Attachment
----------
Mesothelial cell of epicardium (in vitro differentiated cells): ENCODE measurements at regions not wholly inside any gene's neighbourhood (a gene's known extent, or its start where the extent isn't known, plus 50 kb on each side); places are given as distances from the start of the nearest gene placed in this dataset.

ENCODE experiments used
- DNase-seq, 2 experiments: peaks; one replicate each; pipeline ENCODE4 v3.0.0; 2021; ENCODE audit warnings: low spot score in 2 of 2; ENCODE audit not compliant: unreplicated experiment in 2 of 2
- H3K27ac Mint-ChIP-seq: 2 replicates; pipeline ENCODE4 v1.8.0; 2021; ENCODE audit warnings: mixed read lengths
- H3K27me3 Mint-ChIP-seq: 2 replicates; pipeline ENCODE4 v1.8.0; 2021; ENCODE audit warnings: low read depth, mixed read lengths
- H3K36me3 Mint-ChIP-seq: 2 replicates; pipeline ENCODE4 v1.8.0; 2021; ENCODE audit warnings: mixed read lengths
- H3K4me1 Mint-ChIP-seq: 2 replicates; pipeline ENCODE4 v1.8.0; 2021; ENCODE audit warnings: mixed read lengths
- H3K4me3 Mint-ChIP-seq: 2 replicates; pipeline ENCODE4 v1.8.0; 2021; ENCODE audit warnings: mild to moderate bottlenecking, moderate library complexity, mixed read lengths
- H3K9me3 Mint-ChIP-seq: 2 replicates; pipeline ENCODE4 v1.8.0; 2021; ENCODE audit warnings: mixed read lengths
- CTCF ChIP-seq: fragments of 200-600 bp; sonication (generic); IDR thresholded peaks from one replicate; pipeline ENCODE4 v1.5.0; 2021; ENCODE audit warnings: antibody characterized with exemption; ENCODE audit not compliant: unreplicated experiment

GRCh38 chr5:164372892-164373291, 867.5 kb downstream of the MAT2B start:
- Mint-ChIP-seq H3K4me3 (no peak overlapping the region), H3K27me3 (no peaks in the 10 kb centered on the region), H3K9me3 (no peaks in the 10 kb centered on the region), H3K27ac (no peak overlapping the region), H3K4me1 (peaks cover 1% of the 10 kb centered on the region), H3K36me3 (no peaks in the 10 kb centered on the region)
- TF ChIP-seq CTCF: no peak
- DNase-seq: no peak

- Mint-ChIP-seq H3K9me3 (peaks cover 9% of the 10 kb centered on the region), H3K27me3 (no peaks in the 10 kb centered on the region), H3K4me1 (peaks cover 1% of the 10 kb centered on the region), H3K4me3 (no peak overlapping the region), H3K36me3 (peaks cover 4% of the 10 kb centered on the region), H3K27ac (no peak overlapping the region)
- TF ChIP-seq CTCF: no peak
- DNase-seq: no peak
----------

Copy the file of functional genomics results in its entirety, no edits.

Mesothelial cell of epicardium (in vitro differentiated cells): ENCODE measurements at regions not wholly inside any gene's neighbourhood (a gene's known extent, or its start where the extent isn't known, plus 50 kb on each side); places are given as distances from the start of the nearest gene placed in this dataset.

ENCODE experiments used
- DNase-seq, 2 experiments: peaks; one replicate each; pipeline ENCODE4 v3.0.0; 2021; ENCODE audit warnings: low spot score in 2 of 2; ENCODE audit not compliant: unreplicated experiment in 2 of 2
- H3K27ac Mint-ChIP-seq: 2 replicates; pipeline ENCODE4 v1.8.0; 2021; ENCODE audit warnings: mixed read lengths
- H3K27me3 Mint-ChIP-seq: 2 replicates; pipeline ENCODE4 v1.8.0; 2021; ENCODE audit warnings: low read depth, mixed read lengths
- H3K36me3 Mint-ChIP-seq: 2 replicates; pipeline ENCODE4 v1.8.0; 2021; ENCODE audit warnings: mixed read lengths
- H3K4me1 Mint-ChIP-seq: 2 replicates; pipeline ENCODE4 v1.8.0; 2021; ENCODE audit warnings: mixed read lengths
- H3K4me3 Mint-ChIP-seq: 2 replicates; pipeline ENCODE4 v1.8.0; 2021; ENCODE audit warnings: mild to moderate bottlenecking, moderate library complexity, mixed read lengths
- H3K9me3 Mint-ChIP-seq: 2 replicates; pipeline ENCODE4 v1.8.0; 2021; ENCODE audit warnings: mixed read lengths
- CTCF ChIP-seq: fragments of 200-600 bp; sonication (generic); IDR thresholded peaks from one replicate; pipeline ENCODE4 v1.5.0; 2021; ENCODE audit warnings: antibody characterized with exemption; ENCODE audit not compliant: unreplicated experiment

GRCh38 chr5:164372892-164373291, 867.5 kb downstream of the MAT2B start:
- Mint-ChIP-seq H3K4me3 (no peak overlapping the region), H3K27me3 (no peaks in the 10 kb centered on the region), H3K9me3 (no peaks in the 10 kb centered on the region), H3K27ac (no peak overlapping the region), H3K4me1 (peaks cover 1% of the 10 kb centered on the region), H3K36me3 (no peaks in the 10 kb centered on the region)
- TF ChIP-seq CTCF: no peak
- DNase-seq: no peak

- Mint-ChIP-seq H3K9me3 (peaks cover 9% of the 10 kb centered on the region), H3K27me3 (no peaks in the 10 kb centered on the region), H3K4me1 (peaks cover 1% of the 10 kb centered on the region), H3K4me3 (no peak overlapping the region), H3K36me3 (peaks cover 4% of the 10 kb centered on the region), H3K27ac (no peak overlapping the region)
- TF ChIP-seq CTCF: no peak
- DNase-seq: no peak